The development economist on his debut SF thriller, Lament For T he Fallen
What’s Lament For The Fallen about?
Samara escapes from the spacebased prison Tartarus, smashing into the jungle near an isolated Nigerian village. He’s injured and losing his sanity to the synthetic intelligence with which he shares his mind.
Did you spend time in Nigeria?
Yes and knowing that this was a once- in- a- lifetime opportunity, I took a road- trip to Calabar to experience the city where much of the novel would be set. The narrative is definitely improved by my time there. How did your work as an economist impact the book?
The central motif is that, “even as some would explore the stars, remember that many who remain behind scratch out an existence of near starvation in the dust so easily shed.” A technologically advanced society will not necessarily have universal distribution of that technology. How long have you been writing? For decades. I started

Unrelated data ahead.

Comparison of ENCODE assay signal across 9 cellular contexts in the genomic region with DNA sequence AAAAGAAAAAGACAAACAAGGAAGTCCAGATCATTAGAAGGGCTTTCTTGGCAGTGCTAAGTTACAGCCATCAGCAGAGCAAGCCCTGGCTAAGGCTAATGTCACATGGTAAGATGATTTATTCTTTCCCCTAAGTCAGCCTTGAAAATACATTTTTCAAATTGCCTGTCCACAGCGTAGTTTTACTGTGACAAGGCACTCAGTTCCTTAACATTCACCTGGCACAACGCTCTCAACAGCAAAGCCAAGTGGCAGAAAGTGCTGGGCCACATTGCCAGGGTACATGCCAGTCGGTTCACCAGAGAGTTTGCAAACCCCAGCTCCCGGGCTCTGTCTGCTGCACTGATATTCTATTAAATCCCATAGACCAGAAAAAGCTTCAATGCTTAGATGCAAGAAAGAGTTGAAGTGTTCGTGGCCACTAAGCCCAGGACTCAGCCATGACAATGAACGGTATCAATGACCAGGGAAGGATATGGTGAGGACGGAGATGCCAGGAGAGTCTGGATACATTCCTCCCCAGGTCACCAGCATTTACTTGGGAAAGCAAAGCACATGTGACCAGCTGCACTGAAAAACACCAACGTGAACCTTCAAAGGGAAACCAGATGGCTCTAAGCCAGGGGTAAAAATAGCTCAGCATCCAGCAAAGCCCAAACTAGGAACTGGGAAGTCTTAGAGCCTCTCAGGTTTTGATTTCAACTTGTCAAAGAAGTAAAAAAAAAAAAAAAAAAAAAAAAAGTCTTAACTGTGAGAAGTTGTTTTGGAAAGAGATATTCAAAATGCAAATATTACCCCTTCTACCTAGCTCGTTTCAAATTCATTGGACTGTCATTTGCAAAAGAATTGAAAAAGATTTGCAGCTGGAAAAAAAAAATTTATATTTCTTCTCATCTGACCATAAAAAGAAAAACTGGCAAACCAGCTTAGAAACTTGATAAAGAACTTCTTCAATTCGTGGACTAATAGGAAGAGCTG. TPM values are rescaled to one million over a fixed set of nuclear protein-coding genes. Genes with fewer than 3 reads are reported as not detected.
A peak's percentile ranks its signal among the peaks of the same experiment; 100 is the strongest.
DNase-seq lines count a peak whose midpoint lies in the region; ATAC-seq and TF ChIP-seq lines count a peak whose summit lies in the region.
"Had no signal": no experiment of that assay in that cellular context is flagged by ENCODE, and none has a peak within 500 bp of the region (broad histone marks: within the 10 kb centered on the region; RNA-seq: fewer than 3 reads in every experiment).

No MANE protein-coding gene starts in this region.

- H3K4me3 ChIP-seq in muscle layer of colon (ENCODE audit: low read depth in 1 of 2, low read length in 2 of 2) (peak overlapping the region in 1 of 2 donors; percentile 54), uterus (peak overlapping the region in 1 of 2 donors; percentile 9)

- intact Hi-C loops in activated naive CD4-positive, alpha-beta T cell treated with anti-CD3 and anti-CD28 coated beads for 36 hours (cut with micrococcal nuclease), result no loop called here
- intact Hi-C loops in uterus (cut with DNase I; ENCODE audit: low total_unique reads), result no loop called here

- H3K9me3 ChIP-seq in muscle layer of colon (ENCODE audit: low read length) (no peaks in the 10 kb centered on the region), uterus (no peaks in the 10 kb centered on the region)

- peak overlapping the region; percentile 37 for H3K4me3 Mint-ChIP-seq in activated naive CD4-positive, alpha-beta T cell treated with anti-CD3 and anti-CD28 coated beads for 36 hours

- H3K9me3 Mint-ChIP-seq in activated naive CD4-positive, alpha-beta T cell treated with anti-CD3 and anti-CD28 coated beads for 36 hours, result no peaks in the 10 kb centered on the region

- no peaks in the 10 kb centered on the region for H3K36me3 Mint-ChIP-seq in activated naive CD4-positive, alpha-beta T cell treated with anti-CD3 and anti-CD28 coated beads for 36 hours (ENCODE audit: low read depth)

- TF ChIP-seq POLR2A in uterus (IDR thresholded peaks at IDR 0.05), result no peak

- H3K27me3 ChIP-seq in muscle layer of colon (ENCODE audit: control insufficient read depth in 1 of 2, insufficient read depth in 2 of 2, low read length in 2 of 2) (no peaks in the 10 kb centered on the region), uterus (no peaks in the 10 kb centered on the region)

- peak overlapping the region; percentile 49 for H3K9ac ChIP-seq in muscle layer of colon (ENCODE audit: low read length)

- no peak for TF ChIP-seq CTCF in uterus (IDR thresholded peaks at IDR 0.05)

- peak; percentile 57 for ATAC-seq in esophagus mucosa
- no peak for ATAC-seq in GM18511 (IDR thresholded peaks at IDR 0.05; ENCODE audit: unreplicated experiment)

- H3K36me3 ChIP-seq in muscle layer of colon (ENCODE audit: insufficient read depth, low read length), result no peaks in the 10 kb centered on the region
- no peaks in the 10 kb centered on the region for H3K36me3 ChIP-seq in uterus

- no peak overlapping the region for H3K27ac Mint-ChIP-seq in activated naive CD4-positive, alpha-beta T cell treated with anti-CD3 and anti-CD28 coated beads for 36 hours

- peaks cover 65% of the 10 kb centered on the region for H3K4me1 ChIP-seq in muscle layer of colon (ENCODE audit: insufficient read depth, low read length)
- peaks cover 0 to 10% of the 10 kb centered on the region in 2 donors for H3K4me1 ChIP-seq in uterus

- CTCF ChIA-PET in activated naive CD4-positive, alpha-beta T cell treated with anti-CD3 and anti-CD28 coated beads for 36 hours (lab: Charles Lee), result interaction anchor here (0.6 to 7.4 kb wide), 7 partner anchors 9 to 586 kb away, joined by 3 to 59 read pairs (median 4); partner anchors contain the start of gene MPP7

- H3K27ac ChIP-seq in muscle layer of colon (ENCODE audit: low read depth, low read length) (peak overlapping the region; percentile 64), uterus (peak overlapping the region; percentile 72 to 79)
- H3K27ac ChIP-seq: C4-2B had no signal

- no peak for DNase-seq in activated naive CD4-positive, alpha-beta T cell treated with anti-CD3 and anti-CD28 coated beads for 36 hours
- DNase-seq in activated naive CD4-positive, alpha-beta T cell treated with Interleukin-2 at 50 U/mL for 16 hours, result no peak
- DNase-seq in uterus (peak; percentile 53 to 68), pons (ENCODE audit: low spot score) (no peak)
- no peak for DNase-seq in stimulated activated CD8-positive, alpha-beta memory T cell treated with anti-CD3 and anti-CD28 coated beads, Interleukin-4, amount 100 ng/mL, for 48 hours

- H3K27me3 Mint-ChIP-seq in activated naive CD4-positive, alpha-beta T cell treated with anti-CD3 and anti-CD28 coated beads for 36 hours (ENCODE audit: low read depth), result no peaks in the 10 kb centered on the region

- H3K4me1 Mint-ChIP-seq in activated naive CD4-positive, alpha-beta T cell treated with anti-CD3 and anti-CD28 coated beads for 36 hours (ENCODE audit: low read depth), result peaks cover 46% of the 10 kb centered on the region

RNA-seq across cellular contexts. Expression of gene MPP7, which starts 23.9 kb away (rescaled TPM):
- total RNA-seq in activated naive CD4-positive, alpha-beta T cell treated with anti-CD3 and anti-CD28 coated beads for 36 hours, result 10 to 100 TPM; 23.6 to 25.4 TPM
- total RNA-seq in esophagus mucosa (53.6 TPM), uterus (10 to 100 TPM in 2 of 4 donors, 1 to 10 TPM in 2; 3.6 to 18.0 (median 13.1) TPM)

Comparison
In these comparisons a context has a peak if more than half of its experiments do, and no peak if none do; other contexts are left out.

Lament when I was 12. Originally, the story was a simple jail- break tale that saw prisoners forced to run the gauntlet of robotic assassins. Are you working on a second novel?
It’s almost complete and it’s set in Senegal where terrorists and energy tsars are conspiring to prevent the development of new solar farms that threaten their control of the region.
Lament For The Fallen is published in hardback by Doubleday on 28 July.